The study of international energy governance is in its youth. This fact may seem somewhat paradoxical. Many international energy institutions, such as the International Atomic Energy Agency (IAEA) and the Organization of Petroleum Exporting Countries (OPEC), have existed for fifty years or more. Energy has long been a major driver of global crises and national politics. The memory of the Arab oil embargo of 1973-1974 casts a long shadow over global energy debates, and American politics, to take but one example, continually return to the question of the appropriate balance between environmental protection and natural resource extraction.
Yet despite energy's centrality to global and national politics, international energy governance--as distinct from national energy policies and international energy politics--has resisted the multilateral governance trend of the past several decades. There is no global World Energy Organization (the International Energy Agency (IEA) is an OECD agency and as such is not open for accession to most nations), and many of the major multilateral legal institutions such as the World Trade Organization (WTO) deal with energy only incidentally.
Perhaps for this reason, it is only with surging demand for energy and the problems such demand creates for traditional areas of international cooperation, including trade and climate change, that energy governance has itself become an object of study again.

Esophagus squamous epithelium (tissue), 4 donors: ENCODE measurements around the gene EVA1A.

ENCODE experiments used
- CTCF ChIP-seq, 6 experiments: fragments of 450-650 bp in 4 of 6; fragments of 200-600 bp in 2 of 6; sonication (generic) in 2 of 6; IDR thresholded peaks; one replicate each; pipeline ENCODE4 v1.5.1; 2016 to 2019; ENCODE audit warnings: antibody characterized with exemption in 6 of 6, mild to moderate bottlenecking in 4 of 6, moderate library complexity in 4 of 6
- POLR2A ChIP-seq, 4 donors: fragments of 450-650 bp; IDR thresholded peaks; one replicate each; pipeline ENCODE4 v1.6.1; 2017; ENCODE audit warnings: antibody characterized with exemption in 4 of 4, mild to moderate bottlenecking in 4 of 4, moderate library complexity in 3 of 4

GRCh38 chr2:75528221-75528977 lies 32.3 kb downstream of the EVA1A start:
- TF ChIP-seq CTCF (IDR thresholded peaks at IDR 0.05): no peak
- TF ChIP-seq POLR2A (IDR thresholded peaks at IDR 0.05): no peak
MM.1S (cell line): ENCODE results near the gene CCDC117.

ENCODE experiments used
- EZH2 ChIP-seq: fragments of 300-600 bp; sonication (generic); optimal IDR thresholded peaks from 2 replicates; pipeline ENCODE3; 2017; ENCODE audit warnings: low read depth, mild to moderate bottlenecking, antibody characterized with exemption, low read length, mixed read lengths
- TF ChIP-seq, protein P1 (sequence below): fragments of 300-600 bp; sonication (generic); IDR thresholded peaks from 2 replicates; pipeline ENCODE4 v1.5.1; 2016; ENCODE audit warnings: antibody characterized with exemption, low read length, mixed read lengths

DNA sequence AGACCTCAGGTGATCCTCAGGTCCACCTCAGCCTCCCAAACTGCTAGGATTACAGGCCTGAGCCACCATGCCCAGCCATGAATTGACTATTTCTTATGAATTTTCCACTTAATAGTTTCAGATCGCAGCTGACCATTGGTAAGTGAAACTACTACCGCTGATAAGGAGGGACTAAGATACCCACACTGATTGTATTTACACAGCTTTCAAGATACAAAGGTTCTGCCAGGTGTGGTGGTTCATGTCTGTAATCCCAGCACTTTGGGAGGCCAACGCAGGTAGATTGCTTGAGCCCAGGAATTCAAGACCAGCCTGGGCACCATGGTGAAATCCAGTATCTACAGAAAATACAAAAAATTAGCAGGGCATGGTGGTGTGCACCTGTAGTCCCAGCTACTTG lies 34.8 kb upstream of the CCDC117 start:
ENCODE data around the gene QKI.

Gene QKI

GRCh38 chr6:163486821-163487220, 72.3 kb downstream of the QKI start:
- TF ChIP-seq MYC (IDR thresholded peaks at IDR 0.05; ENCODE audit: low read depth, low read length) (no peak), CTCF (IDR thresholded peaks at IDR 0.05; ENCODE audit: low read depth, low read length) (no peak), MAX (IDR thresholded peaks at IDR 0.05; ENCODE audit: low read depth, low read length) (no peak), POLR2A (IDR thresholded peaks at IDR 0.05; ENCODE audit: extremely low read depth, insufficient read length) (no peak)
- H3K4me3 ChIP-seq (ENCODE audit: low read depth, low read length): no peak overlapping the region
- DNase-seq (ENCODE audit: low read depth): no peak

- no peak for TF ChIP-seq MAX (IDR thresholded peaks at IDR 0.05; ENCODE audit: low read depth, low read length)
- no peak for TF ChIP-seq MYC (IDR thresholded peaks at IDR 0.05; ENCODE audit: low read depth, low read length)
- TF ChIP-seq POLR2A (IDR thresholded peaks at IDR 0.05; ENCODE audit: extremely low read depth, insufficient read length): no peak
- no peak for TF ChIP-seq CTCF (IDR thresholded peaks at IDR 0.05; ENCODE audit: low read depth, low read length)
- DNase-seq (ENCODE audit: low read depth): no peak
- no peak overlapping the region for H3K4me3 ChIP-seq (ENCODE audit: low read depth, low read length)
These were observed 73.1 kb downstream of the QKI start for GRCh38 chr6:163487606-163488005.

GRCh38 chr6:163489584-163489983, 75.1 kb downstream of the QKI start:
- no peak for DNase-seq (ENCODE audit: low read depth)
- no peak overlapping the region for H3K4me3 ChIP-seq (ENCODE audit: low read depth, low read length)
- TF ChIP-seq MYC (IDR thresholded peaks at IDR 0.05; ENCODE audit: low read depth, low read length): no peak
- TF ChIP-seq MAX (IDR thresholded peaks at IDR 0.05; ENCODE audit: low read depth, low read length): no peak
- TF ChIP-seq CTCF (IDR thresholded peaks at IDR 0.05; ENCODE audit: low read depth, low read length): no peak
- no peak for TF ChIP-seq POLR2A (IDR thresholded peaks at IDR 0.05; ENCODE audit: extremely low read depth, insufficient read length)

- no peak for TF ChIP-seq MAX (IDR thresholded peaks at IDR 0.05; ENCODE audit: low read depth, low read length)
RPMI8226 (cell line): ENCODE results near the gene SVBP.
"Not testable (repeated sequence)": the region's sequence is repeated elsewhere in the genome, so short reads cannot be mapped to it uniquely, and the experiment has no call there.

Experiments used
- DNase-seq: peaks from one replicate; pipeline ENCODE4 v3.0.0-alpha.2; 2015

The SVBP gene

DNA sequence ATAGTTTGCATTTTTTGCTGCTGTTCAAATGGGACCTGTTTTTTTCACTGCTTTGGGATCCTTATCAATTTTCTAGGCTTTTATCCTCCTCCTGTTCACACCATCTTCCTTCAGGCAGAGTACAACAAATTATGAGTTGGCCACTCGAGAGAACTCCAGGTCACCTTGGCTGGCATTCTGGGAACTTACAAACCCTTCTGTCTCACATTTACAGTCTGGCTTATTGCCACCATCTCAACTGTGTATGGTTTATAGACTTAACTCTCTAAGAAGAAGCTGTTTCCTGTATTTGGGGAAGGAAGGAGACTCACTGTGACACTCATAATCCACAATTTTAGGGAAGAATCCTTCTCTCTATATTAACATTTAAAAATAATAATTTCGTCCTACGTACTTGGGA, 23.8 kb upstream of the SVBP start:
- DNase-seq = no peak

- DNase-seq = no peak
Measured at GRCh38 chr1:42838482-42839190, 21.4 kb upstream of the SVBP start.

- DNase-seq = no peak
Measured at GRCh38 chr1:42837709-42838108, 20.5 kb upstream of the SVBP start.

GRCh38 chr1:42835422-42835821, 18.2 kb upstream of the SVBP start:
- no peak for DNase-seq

In my remarks, I want to address three questions: Why is international energy governance so fragmented? Why is that fragmentation a problem? And what do we do about it?
WHY IS INTERNATIONAL ENERGY GOVERNANCE SO FRAGMENTED?
An alphabet soup of international agreements and organizations deals in some way or another with international energy: the WTO, the United Nations Framework Convention on Climate Change (UNFCCC), the Energy Charter Treaty (ECT), OPEC, the Gas Exporting Countries Forum (GECF), the IAEA, the International Energy Program (IEP) Agreement and IEA, and the International Renewable Energy Agency (IRENA), to name but a few.
This list includes only intergovernmental organizations and neglects regional institutions such as the European Union or the North America Free Trade Agreement that influence international energy cooperation.
The fragmentation in energy governance arises in large part because of path dependence. At no time did negotiators ever sit down and think about what an ideal international energy institution would look like. Instead, institutions were created to deal with issues and crises as they arose. Energy institutions thus tend to have mandates and powers shaped, not by considerations of desirable energy governance, but by historically contingent governance problems. The development of institutions dealing with oil illustrates the role of contingency.
In the early 20th century, the most important governmental institution dealing with oil was the Texas Railroad Commission, which was able
to influence global oil prices by regulating production levels in Texas. (1) In part to combat the influence on prices of U.S. authorities and multinational oil companies (the so-called Seven Sisters), oil-exporting states formed OPEC with the goal of renegotiating concession agreements with the multinational oil companies. (2) OPEC was wildly successful in this goal, and by the 1970s OPEC (and in particular Saudi Arabia) had emerged as the key swing producer of oil, capable of influencing global prices. Arab members of OPEC deployed this ability during the Arab oil embargo of 1973-1974. That crisis prompted oil-consuming nations to sign the IEP Agreement, which created the IEA and aimed to coordinate emergency response measures in the event of an oil price shock.
As the development of oil institutions illustrates, the fragmentation of international energy governance is a result of the fact that many energy institutions have been created to respond to specific contingent governance problems, rather than long-term governance challenges. …